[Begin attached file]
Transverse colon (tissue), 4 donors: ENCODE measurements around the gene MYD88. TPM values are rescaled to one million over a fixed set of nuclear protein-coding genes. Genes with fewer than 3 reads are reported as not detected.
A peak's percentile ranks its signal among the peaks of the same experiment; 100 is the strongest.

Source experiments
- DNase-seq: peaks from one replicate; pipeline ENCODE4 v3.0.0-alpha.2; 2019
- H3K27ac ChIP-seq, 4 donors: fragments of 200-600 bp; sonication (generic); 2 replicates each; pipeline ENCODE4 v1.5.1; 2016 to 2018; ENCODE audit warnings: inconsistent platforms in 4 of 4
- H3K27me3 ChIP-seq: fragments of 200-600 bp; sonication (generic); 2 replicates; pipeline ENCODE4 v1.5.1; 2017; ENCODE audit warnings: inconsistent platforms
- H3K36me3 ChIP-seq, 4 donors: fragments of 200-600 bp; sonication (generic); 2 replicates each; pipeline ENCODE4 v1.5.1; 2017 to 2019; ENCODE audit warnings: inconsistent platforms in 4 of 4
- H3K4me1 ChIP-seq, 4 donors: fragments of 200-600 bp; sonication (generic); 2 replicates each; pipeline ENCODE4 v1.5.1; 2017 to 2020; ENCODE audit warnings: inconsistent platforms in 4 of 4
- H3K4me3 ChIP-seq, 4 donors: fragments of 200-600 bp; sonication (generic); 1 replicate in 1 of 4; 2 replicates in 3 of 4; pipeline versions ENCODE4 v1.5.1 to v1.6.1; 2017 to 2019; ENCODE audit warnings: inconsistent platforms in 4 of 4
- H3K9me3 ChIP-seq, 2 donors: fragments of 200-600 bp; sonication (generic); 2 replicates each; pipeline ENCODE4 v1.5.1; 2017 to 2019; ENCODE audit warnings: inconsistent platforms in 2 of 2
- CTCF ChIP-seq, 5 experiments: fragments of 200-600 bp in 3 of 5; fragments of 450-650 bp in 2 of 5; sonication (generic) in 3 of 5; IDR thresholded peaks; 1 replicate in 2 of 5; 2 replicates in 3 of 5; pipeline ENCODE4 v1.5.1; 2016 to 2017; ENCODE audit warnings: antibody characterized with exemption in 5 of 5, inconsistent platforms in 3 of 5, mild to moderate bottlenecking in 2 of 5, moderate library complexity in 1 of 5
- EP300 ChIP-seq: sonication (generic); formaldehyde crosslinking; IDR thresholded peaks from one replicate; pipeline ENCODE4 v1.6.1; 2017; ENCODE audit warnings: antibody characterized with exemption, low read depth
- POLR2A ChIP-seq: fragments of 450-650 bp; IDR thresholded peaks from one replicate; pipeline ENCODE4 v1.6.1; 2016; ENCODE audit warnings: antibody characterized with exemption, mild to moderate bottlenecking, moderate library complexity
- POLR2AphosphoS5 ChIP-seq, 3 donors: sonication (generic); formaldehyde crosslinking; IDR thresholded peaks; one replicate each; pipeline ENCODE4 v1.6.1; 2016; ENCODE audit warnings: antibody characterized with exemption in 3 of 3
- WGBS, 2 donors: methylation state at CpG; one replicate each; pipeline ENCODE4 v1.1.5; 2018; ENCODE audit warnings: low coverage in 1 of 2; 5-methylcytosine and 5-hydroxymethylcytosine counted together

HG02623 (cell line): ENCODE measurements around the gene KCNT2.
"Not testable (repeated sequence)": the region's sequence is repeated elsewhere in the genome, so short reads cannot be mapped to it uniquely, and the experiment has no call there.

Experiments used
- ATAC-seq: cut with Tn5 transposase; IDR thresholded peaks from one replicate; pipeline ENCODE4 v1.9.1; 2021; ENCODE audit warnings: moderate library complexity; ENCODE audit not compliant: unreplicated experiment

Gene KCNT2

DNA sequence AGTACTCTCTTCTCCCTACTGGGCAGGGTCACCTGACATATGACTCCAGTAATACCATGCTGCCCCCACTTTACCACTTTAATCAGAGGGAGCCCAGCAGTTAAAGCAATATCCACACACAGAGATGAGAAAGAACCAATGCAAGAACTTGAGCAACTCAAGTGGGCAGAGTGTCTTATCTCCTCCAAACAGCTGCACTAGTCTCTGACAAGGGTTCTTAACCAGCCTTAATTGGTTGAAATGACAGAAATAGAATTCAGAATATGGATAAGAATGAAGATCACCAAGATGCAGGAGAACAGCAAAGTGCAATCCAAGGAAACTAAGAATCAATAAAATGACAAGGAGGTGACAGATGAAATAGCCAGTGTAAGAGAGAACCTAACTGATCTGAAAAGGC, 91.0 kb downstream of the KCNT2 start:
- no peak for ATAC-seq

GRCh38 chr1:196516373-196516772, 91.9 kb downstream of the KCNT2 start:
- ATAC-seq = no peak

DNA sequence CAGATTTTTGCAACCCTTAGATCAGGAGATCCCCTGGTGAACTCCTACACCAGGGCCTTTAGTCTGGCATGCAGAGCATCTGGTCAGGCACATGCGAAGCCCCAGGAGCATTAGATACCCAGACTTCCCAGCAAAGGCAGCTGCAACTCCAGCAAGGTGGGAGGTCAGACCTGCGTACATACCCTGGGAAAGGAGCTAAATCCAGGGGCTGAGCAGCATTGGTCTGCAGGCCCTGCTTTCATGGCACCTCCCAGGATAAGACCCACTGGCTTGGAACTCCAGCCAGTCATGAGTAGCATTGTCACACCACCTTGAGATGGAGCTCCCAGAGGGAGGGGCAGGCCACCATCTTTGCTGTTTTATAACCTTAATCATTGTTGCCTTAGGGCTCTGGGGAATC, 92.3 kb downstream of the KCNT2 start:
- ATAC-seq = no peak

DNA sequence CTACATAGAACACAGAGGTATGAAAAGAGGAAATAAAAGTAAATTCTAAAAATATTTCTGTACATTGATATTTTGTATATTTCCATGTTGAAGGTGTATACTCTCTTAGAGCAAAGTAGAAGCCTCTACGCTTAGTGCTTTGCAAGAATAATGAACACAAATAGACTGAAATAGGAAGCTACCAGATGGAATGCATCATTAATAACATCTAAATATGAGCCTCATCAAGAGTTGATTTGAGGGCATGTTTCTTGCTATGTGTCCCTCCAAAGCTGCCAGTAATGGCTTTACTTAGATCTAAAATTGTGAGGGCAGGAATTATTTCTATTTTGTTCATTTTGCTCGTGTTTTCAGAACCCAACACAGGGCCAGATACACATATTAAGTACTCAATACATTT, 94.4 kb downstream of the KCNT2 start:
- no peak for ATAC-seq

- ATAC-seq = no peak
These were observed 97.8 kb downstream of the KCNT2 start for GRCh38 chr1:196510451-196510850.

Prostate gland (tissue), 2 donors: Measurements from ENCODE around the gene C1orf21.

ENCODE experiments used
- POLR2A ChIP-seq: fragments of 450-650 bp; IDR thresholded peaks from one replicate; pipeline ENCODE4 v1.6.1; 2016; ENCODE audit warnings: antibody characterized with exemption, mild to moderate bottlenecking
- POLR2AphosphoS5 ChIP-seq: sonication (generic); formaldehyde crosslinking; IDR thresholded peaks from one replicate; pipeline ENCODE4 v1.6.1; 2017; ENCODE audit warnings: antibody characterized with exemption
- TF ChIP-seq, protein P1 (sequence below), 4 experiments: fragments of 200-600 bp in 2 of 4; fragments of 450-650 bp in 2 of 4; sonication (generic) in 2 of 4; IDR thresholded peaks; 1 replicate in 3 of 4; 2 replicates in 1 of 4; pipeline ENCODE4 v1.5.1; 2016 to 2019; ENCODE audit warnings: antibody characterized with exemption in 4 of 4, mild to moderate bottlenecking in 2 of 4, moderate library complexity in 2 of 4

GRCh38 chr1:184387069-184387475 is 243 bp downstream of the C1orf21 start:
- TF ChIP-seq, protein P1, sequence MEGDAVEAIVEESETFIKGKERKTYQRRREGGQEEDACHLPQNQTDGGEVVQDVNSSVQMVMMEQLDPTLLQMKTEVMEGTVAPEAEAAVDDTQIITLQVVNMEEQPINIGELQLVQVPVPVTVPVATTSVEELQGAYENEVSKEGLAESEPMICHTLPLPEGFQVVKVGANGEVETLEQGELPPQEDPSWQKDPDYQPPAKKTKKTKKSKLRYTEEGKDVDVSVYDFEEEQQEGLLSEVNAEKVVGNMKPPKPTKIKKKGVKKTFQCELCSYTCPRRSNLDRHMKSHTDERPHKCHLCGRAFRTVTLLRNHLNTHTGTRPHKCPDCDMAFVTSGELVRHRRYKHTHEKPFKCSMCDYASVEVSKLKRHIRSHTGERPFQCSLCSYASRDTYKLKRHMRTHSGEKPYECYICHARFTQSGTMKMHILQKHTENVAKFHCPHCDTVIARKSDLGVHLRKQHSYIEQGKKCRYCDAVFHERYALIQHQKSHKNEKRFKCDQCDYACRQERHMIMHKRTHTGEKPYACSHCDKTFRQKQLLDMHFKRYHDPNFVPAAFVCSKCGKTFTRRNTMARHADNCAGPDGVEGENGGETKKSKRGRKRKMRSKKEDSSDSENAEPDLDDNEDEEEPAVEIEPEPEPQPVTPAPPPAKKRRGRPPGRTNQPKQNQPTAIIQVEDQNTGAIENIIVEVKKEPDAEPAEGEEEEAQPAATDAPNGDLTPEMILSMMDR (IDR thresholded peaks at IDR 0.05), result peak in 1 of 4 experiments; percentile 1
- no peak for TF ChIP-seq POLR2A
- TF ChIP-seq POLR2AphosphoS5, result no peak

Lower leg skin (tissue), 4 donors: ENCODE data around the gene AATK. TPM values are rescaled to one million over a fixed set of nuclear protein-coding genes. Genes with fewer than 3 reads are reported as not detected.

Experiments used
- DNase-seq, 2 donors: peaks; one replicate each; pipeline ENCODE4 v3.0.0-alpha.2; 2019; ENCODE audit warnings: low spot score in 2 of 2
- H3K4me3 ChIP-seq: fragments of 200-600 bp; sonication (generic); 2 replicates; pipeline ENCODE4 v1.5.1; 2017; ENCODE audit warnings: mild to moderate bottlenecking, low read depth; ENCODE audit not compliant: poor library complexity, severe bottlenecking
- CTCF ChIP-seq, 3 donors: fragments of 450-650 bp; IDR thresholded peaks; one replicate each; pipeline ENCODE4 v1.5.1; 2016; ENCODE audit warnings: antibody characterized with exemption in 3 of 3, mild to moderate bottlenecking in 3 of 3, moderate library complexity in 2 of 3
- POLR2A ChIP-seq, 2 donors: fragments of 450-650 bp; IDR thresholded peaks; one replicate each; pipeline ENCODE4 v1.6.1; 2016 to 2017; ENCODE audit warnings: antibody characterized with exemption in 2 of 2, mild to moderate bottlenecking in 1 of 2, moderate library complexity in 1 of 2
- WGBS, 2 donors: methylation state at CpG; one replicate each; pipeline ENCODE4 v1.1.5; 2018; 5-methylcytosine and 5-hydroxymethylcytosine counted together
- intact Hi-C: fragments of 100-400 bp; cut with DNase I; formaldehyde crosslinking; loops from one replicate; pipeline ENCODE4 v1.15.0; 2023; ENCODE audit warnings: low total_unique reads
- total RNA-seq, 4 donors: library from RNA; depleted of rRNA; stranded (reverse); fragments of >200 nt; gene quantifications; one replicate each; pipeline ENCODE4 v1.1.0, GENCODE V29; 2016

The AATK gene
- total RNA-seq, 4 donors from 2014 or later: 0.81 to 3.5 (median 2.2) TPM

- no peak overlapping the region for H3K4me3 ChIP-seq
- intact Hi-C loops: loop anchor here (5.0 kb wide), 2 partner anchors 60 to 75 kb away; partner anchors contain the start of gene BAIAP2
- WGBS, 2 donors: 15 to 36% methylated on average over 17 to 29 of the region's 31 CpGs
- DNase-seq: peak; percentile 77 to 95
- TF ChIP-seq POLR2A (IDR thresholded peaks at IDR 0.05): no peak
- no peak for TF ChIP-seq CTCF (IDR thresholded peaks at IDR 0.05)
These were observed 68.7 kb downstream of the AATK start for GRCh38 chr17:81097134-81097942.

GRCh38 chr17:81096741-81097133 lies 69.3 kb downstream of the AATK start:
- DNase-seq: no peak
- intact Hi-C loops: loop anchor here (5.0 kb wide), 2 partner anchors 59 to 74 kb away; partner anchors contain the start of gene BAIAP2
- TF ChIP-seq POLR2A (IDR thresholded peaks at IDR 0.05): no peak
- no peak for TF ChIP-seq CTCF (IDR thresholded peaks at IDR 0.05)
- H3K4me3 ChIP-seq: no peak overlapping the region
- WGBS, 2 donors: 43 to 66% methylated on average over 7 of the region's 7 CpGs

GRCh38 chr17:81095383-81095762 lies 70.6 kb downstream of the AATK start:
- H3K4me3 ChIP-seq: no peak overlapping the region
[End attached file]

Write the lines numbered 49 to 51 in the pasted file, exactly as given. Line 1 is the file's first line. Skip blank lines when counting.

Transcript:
The AATK gene
- total RNA-seq, 4 donors from 2014 or later: 0.81 to 3.5 (median 2.2) TPM

- no peak overlapping the region for H3K4me3 ChIP-seq